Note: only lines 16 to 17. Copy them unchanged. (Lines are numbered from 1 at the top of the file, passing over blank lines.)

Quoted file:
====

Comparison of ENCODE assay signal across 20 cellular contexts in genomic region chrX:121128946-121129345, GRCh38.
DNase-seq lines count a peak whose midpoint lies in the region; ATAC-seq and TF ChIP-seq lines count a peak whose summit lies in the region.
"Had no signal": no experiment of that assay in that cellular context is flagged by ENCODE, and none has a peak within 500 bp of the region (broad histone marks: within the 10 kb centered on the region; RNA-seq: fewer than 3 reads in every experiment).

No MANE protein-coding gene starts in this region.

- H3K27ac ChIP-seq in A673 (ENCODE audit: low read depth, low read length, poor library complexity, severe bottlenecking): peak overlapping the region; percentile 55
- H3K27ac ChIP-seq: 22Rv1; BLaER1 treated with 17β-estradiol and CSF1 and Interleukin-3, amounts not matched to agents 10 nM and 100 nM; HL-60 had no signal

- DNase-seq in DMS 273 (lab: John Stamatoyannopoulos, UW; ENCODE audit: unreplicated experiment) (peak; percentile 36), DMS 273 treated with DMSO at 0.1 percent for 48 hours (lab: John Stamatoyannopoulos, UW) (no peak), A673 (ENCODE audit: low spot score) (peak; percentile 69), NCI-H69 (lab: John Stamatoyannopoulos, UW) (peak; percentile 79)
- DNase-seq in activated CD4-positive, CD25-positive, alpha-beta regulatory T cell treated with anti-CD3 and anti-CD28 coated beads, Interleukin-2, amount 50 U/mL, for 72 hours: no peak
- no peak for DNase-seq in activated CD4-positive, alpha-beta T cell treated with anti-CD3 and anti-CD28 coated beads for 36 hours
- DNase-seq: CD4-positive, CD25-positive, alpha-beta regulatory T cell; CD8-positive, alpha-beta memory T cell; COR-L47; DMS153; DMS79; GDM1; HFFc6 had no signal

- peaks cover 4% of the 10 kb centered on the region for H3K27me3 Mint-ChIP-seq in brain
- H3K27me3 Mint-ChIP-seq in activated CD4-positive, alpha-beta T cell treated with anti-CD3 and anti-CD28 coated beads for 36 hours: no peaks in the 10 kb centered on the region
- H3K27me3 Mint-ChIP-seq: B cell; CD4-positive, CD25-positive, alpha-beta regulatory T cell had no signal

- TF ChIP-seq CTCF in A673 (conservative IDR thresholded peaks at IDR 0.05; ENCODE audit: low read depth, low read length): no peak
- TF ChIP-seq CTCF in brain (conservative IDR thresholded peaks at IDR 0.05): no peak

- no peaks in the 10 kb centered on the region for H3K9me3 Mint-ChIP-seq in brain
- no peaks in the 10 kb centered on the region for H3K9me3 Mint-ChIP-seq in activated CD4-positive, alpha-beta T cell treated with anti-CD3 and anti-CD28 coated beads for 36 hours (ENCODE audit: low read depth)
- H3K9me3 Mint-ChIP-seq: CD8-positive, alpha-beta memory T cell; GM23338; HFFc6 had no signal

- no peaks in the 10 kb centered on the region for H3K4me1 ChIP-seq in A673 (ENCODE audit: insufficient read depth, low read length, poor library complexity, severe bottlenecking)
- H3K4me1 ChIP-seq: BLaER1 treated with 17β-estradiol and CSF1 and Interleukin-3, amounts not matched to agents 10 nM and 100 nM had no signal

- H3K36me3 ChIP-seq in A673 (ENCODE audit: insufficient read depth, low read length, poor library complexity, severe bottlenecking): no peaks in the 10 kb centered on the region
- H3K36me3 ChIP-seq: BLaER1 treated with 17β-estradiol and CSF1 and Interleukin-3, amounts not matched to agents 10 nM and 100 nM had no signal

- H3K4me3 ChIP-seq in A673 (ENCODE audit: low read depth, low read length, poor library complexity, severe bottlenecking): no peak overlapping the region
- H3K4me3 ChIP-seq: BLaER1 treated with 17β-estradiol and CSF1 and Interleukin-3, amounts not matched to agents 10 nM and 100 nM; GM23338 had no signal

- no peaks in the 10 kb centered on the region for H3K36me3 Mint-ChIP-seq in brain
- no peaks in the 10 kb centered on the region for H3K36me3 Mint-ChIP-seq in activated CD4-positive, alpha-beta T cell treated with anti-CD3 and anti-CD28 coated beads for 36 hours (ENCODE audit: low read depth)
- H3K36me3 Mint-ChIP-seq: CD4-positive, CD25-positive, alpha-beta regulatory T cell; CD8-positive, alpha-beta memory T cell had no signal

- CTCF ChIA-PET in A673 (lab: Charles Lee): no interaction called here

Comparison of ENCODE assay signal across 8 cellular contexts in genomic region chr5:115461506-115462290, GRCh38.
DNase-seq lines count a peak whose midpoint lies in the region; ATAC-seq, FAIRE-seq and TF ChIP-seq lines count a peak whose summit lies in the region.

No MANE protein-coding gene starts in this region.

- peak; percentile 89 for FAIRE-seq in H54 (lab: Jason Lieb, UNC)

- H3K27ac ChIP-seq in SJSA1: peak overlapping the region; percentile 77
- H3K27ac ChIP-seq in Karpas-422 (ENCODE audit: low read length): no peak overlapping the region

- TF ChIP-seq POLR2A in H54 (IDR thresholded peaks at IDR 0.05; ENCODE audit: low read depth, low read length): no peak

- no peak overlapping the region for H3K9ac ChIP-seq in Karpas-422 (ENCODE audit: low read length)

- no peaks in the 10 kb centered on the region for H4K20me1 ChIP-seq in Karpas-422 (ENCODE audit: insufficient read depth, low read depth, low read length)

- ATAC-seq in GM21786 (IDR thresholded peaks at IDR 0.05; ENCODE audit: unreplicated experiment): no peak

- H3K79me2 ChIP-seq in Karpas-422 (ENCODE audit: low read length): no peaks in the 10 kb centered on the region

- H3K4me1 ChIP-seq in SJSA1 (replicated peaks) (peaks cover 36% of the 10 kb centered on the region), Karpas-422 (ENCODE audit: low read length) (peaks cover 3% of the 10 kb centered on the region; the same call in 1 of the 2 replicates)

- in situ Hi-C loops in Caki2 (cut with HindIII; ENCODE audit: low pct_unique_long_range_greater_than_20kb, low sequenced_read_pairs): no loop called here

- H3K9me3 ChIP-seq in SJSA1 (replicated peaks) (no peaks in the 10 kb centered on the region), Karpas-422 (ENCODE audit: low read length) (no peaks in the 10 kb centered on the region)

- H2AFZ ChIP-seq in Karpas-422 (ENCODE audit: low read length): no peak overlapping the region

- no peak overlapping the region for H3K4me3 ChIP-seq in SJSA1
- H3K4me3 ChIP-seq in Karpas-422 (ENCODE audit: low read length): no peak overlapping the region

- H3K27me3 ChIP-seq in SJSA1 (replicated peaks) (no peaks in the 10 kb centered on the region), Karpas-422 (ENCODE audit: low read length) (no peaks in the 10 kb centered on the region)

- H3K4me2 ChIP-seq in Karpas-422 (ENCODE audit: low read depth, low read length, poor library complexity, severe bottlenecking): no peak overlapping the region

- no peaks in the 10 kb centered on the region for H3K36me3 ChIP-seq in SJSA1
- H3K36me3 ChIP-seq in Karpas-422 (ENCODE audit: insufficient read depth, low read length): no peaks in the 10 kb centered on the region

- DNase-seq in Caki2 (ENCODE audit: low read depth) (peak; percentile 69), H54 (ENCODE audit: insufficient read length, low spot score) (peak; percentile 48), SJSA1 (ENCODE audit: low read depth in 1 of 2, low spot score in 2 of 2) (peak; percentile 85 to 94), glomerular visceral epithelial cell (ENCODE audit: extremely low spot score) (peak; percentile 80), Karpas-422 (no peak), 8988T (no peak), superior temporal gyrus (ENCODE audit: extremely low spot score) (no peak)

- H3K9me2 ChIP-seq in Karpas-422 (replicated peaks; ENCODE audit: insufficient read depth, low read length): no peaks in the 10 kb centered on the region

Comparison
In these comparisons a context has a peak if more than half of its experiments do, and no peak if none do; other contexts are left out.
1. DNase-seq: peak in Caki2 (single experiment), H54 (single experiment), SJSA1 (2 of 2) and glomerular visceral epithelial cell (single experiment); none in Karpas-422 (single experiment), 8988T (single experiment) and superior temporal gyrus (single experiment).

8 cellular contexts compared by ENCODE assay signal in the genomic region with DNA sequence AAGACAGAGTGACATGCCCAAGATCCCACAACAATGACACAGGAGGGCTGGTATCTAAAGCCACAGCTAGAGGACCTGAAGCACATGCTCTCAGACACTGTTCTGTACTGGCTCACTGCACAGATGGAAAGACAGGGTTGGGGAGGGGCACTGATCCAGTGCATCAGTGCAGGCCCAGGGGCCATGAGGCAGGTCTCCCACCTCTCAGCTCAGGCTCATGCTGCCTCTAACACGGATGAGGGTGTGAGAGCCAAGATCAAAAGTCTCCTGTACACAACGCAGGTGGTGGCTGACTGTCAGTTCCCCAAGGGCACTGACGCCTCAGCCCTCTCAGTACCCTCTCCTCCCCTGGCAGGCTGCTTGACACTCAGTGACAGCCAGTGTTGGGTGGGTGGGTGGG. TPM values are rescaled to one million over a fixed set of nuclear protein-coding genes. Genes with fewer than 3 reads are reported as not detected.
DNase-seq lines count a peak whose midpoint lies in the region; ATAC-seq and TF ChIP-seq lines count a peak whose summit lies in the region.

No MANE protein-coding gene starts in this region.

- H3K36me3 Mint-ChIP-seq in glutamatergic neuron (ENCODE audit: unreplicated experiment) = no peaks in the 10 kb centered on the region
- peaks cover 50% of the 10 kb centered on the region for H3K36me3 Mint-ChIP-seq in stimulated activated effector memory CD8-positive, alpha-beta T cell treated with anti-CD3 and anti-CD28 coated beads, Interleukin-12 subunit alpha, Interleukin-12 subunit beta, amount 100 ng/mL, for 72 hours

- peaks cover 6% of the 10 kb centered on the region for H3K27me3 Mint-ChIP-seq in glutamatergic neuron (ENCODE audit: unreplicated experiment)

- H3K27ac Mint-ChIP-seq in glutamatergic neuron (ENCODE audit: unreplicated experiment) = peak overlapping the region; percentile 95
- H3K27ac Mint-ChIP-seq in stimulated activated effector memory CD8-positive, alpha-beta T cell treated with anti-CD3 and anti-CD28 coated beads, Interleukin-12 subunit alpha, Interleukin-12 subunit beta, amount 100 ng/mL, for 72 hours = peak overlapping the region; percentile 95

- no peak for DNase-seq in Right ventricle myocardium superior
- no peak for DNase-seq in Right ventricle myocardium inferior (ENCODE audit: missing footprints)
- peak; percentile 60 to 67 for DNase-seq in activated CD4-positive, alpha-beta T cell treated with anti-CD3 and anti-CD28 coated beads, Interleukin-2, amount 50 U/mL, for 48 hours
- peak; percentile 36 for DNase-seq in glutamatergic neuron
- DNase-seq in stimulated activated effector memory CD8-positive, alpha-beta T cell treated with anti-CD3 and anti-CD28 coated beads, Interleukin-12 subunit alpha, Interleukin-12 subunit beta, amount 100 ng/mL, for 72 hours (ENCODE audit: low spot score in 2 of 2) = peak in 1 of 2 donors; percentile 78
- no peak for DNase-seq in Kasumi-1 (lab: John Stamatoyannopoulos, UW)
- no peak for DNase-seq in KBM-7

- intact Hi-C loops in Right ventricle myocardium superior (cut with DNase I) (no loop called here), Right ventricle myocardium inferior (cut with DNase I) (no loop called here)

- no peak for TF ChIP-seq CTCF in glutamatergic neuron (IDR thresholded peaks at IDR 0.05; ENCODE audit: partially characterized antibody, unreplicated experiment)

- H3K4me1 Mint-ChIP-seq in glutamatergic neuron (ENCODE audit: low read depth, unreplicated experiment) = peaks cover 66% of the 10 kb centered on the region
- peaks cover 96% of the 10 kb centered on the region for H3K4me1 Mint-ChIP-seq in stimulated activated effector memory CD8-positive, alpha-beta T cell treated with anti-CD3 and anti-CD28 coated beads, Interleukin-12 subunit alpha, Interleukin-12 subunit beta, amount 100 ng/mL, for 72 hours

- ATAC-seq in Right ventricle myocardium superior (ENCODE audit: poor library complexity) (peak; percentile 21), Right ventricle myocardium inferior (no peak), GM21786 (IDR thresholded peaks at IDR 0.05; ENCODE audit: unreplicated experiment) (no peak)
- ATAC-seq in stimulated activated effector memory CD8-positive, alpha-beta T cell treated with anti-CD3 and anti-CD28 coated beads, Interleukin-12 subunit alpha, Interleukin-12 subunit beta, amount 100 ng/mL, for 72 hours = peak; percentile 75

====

- no peaks in the 10 kb centered on the region for H3K9me3 Mint-ChIP-seq in brain
- no peaks in the 10 kb centered on the region for H3K9me3 Mint-ChIP-seq in activated CD4-positive, alpha-beta T cell treated with anti-CD3 and anti-CD28 coated beads for 36 hours (ENCODE audit: low read depth)